For the most extreme and SSRI-resistant cases of depression, an emergency dose of ketamine just might be an actual treatment option. But it's no miracle cure, and it certainly couldn't be prescribed as a long-term solution. The abuse potential for ketamine in its current form is high, and the drug is also associated with damage to the bladder and kidneys.

    Ron Duman, who co-authored the review with George Aghajanian, told NPR" The hope is that this new information about ketamine is really going to provide a whole array of new targets that can be developed that ultimately provide a much better way of treating depression."

    There have been some preliminary results for drugs that work like ketamine without producing hallucinations and other side effects, but they don't work as rapidly.

    But if what these findings suggest turns out to be true, and if further studies, as the authors predict, "define the neuronal and synaptic alterations underlying depression and ... contribute to the development of safer, more efficacious antidepressants that last longer and act faster," the claims about ketamine may turn out to be just as promising as they sound.

    http://www.theatlantic.com/health/a...sion-research-in-50-years-is-ketamine/263400/
  2. kumar420
    Re: 'The Biggest Breakthrough in Depression Research' in 50 Years Is... Ketamine?

    good that they mentioned the potential bladder and kidney damage, which takes a while to reverse (if it isn't too serious: there are K users out there with bladders like thimbles and wrecked kidneys)
    amazing how something previously thought to be a mere anaesthetic turns out to be a breakthrough in the treatment of depression. I can testify as to the hit and miss nature of SSRI's; in my experience they made me feel a hell of a lot worse and made me want to drink pretty much constantly. hopefully they will be able to figure out the specific mechanism of ketamine and tailor it to treat depression without the risk of addiction and physical harm from use.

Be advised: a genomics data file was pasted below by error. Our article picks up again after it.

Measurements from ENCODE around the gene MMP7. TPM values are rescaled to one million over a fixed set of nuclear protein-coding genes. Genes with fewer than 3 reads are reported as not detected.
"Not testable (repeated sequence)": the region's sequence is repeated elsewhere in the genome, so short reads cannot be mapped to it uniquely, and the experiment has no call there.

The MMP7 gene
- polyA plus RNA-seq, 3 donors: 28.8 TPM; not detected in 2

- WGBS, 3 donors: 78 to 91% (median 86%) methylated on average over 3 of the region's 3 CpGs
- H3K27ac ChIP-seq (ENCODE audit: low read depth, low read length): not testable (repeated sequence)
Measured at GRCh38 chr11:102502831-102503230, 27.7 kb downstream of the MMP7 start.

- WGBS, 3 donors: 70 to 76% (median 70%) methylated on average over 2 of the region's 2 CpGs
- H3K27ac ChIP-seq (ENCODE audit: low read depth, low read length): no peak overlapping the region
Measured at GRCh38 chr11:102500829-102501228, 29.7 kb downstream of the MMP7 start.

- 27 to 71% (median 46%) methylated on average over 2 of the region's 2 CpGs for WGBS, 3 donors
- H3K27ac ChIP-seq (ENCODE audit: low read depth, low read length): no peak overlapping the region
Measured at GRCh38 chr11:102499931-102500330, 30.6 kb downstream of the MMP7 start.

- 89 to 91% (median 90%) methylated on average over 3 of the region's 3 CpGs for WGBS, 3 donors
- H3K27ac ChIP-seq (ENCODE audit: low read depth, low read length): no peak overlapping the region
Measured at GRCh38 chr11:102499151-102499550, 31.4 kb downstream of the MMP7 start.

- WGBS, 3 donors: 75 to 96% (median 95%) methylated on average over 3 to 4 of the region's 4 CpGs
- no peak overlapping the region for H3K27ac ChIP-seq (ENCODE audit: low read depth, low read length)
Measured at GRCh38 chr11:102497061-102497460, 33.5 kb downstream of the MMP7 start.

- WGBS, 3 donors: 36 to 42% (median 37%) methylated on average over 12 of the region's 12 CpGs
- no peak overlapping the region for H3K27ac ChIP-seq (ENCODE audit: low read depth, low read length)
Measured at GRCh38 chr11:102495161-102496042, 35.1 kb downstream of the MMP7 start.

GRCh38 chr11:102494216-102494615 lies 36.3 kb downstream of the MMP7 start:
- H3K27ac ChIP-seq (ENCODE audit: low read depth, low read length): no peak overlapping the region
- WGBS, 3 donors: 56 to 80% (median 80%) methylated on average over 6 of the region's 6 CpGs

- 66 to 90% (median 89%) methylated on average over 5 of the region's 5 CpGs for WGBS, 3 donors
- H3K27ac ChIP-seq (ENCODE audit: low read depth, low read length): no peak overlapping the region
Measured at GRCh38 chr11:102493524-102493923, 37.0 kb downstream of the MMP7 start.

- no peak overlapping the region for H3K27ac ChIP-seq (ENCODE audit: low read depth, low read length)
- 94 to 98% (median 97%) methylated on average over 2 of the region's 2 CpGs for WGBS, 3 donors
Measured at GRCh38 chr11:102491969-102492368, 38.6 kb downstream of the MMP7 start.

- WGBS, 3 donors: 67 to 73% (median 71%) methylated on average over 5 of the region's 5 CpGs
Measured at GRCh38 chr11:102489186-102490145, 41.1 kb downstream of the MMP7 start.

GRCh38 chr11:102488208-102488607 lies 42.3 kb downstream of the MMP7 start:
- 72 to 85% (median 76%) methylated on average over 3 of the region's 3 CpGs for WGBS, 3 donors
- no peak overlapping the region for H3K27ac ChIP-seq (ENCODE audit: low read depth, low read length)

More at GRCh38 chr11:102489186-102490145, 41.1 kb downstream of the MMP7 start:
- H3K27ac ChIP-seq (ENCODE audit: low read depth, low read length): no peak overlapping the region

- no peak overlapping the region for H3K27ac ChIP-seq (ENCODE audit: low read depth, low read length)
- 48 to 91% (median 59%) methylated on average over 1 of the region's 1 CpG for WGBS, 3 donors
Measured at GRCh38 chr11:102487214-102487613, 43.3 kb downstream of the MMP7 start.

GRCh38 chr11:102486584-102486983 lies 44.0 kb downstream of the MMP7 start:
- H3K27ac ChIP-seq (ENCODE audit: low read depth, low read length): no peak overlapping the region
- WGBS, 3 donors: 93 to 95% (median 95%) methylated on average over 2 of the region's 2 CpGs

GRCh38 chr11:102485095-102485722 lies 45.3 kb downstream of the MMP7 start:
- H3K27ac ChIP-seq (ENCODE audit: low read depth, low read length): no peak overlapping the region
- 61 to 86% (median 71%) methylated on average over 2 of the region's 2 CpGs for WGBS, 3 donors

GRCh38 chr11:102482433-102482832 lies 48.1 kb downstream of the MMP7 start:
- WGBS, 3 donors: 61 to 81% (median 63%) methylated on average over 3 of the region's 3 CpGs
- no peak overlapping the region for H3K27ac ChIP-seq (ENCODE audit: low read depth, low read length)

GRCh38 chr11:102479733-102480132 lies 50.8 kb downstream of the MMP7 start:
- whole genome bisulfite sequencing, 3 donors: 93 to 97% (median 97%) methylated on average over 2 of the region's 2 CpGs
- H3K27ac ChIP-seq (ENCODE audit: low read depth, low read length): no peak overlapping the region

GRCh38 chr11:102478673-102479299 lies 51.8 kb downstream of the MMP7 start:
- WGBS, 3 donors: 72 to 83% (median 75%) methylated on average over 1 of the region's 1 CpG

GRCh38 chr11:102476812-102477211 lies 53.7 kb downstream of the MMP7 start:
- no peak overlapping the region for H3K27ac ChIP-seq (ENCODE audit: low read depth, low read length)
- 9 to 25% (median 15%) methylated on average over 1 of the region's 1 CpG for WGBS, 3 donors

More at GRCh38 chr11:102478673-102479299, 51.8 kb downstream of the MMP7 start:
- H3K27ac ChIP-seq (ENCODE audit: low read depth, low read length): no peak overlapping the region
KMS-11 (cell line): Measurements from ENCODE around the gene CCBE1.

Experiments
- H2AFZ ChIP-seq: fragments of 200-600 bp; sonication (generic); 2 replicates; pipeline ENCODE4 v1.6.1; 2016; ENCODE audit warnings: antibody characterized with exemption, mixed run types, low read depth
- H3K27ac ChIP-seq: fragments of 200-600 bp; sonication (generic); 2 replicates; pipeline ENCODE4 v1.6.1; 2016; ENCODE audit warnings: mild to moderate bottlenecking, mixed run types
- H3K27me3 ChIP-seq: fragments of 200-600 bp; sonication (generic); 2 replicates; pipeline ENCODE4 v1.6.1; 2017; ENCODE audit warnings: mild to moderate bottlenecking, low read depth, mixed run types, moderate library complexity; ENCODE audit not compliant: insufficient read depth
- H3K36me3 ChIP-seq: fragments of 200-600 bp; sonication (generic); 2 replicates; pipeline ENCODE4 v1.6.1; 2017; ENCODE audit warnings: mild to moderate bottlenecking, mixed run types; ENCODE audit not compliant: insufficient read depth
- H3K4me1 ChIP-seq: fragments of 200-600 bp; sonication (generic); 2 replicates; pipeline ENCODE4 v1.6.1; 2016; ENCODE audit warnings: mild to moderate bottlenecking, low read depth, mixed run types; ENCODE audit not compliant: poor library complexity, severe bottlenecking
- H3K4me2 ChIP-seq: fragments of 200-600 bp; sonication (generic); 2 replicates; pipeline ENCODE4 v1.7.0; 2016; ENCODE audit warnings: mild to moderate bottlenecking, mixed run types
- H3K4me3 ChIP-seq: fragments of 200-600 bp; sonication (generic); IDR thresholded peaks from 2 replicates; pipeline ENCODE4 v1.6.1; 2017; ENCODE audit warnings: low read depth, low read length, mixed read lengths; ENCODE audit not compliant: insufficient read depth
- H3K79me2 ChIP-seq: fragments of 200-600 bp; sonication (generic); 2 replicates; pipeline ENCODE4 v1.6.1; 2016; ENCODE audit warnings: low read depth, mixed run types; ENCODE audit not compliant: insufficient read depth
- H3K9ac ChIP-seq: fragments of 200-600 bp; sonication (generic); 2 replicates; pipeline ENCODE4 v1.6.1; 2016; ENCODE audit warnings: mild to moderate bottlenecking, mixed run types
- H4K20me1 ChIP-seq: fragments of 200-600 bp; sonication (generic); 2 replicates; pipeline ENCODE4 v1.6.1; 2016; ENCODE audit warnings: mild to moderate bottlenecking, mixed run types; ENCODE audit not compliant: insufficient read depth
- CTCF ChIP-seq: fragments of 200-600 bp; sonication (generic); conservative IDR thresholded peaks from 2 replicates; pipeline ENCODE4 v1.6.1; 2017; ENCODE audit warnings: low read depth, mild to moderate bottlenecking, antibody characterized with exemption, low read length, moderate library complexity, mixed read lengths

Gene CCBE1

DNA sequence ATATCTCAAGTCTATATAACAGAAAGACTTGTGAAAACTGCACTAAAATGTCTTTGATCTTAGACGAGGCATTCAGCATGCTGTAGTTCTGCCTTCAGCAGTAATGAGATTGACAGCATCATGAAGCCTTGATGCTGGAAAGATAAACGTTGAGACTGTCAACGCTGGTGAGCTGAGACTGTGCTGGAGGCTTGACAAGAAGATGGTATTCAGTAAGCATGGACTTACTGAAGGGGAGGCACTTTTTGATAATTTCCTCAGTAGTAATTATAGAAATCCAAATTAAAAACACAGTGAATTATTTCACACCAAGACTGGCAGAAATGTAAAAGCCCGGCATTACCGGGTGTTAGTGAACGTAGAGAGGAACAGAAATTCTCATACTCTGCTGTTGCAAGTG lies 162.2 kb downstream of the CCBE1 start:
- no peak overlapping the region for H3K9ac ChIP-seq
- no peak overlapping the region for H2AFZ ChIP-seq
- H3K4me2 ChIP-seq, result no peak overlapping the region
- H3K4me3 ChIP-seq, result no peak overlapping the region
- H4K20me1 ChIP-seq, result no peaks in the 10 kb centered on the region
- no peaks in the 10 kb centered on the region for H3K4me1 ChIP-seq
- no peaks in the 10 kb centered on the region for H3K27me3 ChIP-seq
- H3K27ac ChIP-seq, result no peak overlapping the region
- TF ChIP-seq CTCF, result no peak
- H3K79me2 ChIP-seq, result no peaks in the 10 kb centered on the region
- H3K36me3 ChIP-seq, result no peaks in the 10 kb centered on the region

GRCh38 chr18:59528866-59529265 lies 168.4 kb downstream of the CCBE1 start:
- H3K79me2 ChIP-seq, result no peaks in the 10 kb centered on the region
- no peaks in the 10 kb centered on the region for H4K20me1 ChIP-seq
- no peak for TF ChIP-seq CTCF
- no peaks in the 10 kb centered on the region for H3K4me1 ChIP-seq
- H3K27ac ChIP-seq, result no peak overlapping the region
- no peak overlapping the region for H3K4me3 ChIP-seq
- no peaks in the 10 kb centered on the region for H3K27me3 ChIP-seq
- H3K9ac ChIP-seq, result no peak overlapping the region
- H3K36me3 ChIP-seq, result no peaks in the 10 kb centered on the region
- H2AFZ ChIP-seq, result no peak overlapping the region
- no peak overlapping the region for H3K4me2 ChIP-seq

3. hookedonhelping
    Re: 'The Biggest Breakthrough in Depression Research' in 50 Years Is... Ketamine?

    I am of the same thought. I can easily see where some of these dissociatives could be used in a patient who is strong enough to avoid addiction. They are addictive, but in my opinion they are not as physically addicting as SSRI's are. Mentally, perhaps, but physically speaking, SSRI's are a bitch.

    When I prescribed Effexor, I gave it a fair shake, loyally taking me dose as prescribed. After a month of prescribed use, I decided it made me feel weird, and not like myself. My depression was situational and situations change over time. Using a drug like Effexor was not the answer. Drugs were not the answer, I needed to understand that life is long and that things would get better if I put in the work.

    To make a long story short, Effexor left me with severe dizziness and vertigo for days after going turkey with it. That constitutes as a physical withdrawal symptom that I was glad to free myself from in a weeks time.
  4. kumar420
    Re: 'The Biggest Breakthrough in Depression Research' in 50 Years Is... Ketamine?

    i agree, i'm coming off fluoxetine myself and haven't taken a dose in about 2.5 weeks now, and i'm still getting those damn brain zaps (as well as mega trouble sleeping+waking up)
    unfortunately i don't think i could use ketamine medicinally effectively, i'm too fond of its intoxicating effects for it to be a medicine as it is. if they found a way to remove the psychoactive effects i'd definitely consider it; however the intranasal/oral dosing methods negatively impact bladder and kidney function, so that wouldn't be the ideal way to take it. and obviously IM/IV injections would be a quick way to get hooked without the willpower to stay off it.
  5. profesor
    Re: 'The Biggest Breakthrough in Depression Research' in 50 Years Is... Ketamine?

    I'd like to do a little self-experimentation with methoxetamine or NEK and my depression, but my previously reliable sources are dried up. I'm not good at making connections. :(
    I could really use occasional short term relief, as well as long term medication treatment, like an asthma inhaler for my brain.
  6. enquirewithin
    Re: 'The Biggest Breakthrough in Depression Research' in 50 Years Is... Ketamine?

    This avenue or research is referred to in David Jay Brown's Psychedelic Drug Research: A Comprehensive Review. For a review:

    http://www.drugs-forum.com/forum/showthread.php?t=196653